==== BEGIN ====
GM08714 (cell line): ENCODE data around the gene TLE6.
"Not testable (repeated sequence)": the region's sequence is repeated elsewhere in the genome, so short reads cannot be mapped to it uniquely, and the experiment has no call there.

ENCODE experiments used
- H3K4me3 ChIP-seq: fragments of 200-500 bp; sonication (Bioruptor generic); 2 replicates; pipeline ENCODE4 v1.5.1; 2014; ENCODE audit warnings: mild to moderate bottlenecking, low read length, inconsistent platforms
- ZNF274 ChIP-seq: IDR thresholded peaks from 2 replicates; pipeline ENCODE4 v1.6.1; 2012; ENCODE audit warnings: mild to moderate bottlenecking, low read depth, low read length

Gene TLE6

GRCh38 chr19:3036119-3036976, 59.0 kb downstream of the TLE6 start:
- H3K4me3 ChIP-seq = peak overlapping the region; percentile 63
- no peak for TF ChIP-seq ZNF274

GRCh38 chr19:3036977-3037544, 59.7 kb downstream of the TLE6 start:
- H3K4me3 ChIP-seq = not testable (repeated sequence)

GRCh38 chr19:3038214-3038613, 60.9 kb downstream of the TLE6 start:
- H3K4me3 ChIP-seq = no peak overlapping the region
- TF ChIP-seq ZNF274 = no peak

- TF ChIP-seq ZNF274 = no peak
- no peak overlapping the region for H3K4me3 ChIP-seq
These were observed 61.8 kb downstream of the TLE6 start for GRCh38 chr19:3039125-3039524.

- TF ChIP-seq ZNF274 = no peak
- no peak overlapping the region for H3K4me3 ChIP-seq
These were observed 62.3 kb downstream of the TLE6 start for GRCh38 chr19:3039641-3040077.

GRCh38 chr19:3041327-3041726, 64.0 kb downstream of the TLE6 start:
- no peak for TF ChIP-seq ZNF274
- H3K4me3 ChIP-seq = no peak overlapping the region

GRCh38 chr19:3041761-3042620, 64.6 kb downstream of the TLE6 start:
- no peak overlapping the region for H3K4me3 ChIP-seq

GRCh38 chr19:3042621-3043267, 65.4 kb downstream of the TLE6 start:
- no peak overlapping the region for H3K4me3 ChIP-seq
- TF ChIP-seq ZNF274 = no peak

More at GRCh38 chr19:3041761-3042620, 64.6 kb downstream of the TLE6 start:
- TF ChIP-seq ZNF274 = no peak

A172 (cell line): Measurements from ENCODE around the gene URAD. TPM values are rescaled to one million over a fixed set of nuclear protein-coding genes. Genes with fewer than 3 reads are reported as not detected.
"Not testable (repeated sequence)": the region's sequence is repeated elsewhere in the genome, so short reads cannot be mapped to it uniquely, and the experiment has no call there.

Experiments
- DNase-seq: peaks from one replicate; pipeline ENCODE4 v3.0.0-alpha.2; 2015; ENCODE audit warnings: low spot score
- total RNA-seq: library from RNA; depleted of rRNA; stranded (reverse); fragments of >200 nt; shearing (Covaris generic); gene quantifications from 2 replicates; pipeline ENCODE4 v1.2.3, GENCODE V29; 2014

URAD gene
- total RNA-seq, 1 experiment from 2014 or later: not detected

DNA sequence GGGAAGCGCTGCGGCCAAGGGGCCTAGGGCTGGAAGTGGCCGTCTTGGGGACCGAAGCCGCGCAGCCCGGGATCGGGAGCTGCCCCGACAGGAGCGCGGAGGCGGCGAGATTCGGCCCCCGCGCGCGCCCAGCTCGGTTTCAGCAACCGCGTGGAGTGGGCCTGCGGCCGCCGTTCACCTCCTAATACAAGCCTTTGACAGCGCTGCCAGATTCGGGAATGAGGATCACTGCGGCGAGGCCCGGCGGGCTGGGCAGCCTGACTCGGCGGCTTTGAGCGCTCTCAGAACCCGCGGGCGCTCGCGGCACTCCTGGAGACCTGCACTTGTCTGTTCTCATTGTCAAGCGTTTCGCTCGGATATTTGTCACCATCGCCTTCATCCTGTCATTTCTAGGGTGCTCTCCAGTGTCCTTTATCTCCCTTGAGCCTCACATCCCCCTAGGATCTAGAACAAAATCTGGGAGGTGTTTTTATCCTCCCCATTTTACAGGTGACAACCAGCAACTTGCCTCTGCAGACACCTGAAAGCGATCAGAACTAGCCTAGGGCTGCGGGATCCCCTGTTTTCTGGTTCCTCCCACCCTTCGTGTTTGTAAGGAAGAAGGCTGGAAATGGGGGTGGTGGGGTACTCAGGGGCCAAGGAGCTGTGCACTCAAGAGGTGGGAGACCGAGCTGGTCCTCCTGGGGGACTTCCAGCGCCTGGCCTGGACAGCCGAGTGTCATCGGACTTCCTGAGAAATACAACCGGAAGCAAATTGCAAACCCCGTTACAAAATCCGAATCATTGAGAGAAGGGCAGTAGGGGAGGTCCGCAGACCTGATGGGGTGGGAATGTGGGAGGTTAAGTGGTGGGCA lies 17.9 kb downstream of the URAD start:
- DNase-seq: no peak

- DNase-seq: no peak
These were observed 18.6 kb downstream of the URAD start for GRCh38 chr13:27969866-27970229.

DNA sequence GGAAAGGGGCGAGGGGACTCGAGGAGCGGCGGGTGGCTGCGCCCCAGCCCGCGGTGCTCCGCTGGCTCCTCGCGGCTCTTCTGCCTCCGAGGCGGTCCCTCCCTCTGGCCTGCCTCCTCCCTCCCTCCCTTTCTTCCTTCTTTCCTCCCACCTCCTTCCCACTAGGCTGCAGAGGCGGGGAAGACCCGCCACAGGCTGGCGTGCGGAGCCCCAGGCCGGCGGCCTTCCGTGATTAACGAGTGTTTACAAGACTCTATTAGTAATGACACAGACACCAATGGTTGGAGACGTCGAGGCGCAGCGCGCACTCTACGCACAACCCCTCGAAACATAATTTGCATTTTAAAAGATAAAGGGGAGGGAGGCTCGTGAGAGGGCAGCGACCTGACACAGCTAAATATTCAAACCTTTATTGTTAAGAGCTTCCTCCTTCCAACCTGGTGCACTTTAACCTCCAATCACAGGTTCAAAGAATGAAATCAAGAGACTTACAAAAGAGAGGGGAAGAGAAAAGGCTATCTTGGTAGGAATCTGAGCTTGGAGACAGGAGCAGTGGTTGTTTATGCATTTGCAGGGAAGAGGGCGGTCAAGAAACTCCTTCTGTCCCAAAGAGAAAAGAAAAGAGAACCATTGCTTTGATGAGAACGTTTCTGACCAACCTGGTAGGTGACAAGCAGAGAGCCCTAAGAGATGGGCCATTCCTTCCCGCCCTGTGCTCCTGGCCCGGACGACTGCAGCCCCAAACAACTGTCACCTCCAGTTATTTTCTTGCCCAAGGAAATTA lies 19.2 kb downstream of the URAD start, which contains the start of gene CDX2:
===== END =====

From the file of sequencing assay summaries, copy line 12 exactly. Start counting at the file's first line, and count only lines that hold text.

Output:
GRCh38 chr19:3038214-3038613, 60.9 kb downstream of the TLE6 start: